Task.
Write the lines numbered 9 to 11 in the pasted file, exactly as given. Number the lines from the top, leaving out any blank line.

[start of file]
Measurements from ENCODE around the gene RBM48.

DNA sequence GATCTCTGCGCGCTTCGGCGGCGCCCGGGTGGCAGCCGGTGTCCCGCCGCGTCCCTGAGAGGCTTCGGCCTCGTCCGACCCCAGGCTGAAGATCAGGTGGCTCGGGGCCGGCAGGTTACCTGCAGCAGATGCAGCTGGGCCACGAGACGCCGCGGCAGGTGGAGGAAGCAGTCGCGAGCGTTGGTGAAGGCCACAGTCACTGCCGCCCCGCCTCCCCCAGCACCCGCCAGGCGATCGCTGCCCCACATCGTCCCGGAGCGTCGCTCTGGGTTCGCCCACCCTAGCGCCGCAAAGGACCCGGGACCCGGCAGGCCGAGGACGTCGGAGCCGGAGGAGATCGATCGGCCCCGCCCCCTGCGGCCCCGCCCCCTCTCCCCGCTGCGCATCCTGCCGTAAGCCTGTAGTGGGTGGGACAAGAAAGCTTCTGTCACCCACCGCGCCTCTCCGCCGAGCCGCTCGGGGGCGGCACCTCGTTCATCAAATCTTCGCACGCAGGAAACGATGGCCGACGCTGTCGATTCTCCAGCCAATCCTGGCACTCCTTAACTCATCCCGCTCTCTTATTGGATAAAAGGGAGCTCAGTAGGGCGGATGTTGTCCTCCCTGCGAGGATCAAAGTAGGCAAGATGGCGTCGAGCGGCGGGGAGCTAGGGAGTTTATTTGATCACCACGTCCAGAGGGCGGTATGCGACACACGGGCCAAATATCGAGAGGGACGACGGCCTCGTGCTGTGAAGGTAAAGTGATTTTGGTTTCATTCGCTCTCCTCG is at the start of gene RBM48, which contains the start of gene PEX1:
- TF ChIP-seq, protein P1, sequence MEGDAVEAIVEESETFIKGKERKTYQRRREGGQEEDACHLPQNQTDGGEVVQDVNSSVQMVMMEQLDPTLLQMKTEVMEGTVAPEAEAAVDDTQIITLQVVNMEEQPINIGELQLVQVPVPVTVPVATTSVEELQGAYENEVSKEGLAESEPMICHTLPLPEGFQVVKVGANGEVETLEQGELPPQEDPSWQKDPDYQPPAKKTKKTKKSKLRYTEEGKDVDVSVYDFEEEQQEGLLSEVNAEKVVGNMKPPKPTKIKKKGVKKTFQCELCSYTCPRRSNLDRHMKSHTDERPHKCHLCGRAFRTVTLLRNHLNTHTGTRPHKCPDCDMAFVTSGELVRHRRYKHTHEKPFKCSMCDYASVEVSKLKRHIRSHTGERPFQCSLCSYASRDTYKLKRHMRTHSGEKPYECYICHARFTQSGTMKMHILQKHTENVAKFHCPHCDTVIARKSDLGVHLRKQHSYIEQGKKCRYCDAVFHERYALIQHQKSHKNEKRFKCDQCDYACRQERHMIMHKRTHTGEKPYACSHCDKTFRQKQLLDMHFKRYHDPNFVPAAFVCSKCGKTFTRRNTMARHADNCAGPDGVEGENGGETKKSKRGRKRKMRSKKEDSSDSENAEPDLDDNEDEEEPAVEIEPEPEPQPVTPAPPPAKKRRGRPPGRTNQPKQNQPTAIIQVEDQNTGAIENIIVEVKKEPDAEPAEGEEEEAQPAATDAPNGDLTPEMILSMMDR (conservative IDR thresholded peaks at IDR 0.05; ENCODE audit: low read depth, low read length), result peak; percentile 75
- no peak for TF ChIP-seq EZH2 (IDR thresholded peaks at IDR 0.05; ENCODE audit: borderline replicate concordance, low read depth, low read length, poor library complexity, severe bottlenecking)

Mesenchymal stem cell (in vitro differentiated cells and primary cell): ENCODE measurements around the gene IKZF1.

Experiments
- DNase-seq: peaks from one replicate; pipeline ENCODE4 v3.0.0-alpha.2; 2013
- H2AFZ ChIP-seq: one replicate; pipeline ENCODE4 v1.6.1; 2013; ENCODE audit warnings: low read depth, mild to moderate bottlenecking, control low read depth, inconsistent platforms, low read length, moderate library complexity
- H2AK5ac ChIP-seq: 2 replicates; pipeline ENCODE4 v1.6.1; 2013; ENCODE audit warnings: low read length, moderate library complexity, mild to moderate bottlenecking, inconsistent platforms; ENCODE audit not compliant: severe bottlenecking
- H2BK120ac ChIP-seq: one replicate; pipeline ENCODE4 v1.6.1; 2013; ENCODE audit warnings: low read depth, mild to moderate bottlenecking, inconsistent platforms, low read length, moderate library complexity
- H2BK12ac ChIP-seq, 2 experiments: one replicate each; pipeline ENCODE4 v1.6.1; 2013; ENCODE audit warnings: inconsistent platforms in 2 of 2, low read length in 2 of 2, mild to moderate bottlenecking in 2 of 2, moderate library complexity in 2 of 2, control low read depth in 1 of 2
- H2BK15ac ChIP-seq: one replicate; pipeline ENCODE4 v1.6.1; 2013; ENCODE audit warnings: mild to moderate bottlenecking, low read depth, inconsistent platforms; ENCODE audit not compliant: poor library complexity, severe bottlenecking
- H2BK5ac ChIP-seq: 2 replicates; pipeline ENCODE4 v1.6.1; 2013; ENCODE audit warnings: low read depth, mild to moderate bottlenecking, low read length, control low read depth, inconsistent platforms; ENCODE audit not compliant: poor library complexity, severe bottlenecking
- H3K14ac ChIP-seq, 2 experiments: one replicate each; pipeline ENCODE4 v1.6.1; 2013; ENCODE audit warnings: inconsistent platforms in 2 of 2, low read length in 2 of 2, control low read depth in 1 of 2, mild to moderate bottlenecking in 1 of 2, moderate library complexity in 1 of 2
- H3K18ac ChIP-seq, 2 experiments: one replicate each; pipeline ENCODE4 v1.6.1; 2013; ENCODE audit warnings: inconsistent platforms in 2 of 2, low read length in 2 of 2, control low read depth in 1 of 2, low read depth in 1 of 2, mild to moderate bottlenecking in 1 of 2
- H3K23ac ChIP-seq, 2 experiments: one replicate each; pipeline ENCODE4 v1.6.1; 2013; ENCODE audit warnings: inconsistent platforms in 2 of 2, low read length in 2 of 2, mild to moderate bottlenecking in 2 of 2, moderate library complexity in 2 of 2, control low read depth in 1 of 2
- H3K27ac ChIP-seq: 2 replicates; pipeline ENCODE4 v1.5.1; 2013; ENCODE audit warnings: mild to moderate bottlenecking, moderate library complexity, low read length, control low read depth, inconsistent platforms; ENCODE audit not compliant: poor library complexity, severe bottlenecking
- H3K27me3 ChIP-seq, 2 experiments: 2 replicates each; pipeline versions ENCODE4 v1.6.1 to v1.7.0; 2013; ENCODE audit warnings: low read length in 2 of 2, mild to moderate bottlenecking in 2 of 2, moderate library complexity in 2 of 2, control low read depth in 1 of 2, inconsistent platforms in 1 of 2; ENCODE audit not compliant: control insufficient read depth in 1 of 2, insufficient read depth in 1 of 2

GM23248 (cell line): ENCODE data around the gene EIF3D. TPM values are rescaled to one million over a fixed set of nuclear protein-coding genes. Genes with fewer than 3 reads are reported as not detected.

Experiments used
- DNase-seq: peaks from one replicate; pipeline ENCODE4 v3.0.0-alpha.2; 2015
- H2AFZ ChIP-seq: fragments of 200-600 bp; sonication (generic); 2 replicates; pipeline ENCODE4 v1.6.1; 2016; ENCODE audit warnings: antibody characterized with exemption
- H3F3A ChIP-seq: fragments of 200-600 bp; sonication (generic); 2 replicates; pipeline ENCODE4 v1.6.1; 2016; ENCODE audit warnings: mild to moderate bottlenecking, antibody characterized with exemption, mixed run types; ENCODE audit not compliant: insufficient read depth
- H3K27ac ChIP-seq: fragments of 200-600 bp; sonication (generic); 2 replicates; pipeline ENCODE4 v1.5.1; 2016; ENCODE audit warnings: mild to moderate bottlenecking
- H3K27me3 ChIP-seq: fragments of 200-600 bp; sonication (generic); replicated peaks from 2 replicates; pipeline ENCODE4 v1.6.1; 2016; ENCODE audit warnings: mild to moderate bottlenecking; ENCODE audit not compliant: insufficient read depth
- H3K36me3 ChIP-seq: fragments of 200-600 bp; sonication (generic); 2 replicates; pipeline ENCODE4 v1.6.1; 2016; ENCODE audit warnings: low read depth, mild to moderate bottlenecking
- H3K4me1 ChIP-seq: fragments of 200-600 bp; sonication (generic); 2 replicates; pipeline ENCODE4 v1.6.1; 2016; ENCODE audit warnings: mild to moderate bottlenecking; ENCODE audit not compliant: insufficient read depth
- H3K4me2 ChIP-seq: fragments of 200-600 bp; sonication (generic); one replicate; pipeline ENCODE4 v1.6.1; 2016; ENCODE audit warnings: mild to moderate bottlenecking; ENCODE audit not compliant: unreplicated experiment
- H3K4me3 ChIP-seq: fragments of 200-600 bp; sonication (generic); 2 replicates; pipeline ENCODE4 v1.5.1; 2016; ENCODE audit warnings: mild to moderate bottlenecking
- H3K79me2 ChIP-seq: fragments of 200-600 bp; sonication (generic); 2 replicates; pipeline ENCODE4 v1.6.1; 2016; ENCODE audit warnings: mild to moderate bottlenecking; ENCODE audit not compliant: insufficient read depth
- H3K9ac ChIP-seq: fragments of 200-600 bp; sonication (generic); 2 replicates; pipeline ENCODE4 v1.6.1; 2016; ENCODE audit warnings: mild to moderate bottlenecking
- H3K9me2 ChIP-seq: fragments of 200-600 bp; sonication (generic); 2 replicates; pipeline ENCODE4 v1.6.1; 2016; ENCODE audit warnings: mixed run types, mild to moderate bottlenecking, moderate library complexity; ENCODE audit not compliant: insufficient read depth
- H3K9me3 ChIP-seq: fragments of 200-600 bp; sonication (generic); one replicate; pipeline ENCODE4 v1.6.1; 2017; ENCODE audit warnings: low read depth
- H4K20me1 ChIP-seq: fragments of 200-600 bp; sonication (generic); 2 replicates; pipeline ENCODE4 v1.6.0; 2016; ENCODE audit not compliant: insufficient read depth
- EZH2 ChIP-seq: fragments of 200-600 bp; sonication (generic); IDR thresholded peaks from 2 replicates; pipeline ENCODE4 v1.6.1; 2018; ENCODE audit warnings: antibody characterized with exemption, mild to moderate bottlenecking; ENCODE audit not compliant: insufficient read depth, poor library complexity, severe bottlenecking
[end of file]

- H2AK5ac ChIP-seq: 2 replicates; pipeline ENCODE4 v1.6.1; 2013; ENCODE audit warnings: low read length, moderate library complexity, mild to moderate bottlenecking, inconsistent platforms; ENCODE audit not compliant: severe bottlenecking
- H2BK120ac ChIP-seq: one replicate; pipeline ENCODE4 v1.6.1; 2013; ENCODE audit warnings: low read depth, mild to moderate bottlenecking, inconsistent platforms, low read length, moderate library complexity
- H2BK12ac ChIP-seq, 2 experiments: one replicate each; pipeline ENCODE4 v1.6.1; 2013; ENCODE audit warnings: inconsistent platforms in 2 of 2, low read length in 2 of 2, mild to moderate bottlenecking in 2 of 2, moderate library complexity in 2 of 2, control low read depth in 1 of 2